Georgia’s Senate runoffs: Special interest PACs flood the zone
ATLANTA — Apart from the candidates themselves, political action committees have spent at least $150 million since the November general election to rally voters back to the polls for the Senate runoff, records show. While nearly two-thirds of that spending has come from super PACs connected to either Senate Majority Leader Mitch McConnell or Minority Leader Chuck Schumer, the rest has come from special interest groups with business before the new Congress. Brendan Fischer, director of federal reform for the non-partisan Campaign Legal Center in Washington, D.C., said spending by PACs in the Ge...
The Atlanta Journal-Constitution
How will California Gov. Newsom pick Kamala Harris' replacement? Ethnicity, electability, experience?
SACRAMENTO, Calif. — To say that Gov. Gavin Newsom is under pressure is an understatement.The chance to appoint someone to the U.S. Senate does not come along often. It has happened only a handful of times before in the state, most recently in 1991, and it represents an opportunity to install an official that could serve in one of the most powerful government bodies for, potentially, decades. The governor must name a successor to the only Black woman in the U.S. Senate and the first woman to ever be elected vice president.It’s a historic appointment, and everybody has an idea of who they want ...
The Sacramento Bee
Appeals court strikes down Boca Raton's ban on anti-gay conversion therapy
FORT LAUDERDALE, Fla. — A federal appeals court struck down Boca Raton’s ban on conversion therapy for gay adolescents struggling to come to terms with their sexuality, calling the ban an infringement on the First Amendment rights of the teens and the counselors who try to treat them.Licensed family therapists Robert Otto and Judy Hamilton sued the city for the right to talk to their juvenile clients about conversion if the clients had “unwanted” attraction to members of the same gender or “confusion” about their gender identity.The city’s ordinance prohibited conversion therapy as harmful to ...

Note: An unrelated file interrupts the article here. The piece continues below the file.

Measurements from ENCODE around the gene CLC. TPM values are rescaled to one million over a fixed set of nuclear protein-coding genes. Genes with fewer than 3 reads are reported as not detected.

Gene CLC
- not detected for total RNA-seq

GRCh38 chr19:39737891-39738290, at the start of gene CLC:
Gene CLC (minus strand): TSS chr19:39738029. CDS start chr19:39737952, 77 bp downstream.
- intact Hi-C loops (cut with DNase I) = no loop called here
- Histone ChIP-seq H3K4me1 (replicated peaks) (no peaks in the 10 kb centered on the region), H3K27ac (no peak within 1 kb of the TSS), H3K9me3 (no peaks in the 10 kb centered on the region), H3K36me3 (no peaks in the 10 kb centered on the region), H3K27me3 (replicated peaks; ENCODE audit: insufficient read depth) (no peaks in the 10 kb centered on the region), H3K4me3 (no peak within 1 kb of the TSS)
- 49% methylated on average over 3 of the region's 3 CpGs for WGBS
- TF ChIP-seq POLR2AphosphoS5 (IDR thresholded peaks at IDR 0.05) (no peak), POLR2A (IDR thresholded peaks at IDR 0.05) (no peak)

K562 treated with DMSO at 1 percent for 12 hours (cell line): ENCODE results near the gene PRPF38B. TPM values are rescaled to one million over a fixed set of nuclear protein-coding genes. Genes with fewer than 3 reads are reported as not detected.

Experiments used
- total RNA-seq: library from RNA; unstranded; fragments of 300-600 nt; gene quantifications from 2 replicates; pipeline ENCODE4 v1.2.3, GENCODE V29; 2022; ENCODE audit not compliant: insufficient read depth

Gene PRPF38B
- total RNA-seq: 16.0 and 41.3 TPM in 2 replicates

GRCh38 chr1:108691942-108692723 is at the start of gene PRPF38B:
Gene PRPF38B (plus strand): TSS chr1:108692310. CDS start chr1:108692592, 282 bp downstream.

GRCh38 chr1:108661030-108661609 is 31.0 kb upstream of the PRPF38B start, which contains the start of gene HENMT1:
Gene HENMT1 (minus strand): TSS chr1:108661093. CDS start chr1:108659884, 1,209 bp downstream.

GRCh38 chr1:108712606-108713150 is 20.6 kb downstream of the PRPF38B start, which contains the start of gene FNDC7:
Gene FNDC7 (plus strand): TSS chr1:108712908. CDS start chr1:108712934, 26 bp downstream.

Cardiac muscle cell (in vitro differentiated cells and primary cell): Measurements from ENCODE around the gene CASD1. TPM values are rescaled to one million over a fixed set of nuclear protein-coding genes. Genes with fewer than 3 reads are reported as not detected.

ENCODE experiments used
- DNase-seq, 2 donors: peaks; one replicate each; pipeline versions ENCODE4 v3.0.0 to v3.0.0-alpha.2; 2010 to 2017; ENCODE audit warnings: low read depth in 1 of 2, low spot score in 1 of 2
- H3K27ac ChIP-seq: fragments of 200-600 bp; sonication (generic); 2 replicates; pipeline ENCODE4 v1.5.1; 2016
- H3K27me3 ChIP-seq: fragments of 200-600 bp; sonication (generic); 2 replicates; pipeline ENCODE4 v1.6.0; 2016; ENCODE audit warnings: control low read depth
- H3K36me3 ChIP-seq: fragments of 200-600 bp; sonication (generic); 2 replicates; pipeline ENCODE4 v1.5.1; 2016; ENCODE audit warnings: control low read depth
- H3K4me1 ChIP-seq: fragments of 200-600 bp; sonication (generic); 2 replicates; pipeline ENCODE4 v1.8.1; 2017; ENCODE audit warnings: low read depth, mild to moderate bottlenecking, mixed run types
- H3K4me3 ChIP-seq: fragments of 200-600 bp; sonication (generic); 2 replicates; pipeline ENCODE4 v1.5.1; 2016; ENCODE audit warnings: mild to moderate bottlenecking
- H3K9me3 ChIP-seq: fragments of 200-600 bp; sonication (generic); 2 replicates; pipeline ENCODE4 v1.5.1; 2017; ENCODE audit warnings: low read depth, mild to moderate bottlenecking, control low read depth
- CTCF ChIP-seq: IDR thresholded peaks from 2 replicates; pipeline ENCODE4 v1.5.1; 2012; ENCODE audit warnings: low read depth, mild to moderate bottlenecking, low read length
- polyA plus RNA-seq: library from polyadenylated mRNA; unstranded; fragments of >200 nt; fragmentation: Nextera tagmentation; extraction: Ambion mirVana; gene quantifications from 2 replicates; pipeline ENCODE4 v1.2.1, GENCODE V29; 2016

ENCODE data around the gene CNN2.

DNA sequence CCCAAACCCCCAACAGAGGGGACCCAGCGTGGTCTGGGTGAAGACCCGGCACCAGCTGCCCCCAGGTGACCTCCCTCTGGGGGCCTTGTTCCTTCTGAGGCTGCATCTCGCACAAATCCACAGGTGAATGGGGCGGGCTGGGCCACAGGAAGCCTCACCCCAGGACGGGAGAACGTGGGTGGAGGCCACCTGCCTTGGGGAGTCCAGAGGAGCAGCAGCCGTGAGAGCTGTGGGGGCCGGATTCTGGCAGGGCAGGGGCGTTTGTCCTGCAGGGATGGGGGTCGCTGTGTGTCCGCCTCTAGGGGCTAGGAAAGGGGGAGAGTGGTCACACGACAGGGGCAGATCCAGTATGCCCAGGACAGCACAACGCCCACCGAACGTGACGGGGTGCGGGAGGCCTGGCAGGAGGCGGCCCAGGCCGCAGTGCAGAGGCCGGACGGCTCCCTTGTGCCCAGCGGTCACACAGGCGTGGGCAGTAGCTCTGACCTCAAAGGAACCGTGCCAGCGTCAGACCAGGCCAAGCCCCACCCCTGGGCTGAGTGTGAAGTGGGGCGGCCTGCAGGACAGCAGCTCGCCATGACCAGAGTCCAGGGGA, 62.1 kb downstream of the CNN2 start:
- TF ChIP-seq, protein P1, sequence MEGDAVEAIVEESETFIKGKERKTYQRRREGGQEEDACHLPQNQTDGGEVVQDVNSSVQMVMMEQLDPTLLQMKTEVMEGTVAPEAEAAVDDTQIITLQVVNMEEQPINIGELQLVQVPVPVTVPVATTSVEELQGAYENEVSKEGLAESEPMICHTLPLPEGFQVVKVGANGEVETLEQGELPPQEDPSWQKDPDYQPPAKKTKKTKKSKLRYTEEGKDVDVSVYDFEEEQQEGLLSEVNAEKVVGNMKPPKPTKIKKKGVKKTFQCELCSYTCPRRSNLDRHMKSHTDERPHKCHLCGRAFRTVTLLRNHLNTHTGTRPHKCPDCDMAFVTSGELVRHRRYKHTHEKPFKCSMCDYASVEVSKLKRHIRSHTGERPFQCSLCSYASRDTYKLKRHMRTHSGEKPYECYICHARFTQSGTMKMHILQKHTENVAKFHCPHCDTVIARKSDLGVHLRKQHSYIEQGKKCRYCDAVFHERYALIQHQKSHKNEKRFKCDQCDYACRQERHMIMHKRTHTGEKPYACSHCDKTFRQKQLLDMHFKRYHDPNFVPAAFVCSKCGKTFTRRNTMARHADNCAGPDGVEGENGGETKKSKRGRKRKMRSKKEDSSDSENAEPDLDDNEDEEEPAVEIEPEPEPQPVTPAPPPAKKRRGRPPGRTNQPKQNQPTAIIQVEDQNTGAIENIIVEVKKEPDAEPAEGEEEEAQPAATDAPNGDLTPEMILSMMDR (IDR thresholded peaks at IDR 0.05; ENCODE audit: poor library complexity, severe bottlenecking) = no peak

As election nears, some would-be voters frustrated by citizenship delays
SAN DIEGO — San Diegan Alfredo De Jesus applied to become a U.S. citizen toward the beginning of 2020 — as soon as he was eligible.He thought his application would be processed in plenty of time to vote in this year’s election. But he’s still waiting.De Jesus is among many citizens-to-be whose applications stalled in large part because of COVID-19. U.S. Citizenship and Immigration Services, the agency responsible for processing naturalizations, shuttered at the beginning of the pandemic for several months and is still working to catch up.De Jesus said he feels frustrated and disappointed.“Peop...
The San Diego Union-Tribune
Shemekia Copeland scores a triumph with 'Uncivil War'
CHICAGO — When formidable Chicago blues singer Shemekia Copeland released the single “Uncivil War” a few months ago, she wasn’t just lamenting a nation increasingly at odds with itself.She also was giving listeners a hint of what was to come: an intensely felt, newly released album by that name that’s packed with social commentary.For most of the tracks on “Uncivil War” (on Chicago’s Alligator Records label) deal with various aspects of our troubled times, from systemic racism to climate change, from domestic abuse to gun violence. Yet the tone of these songs, most with lyrics by Copeland’s lo...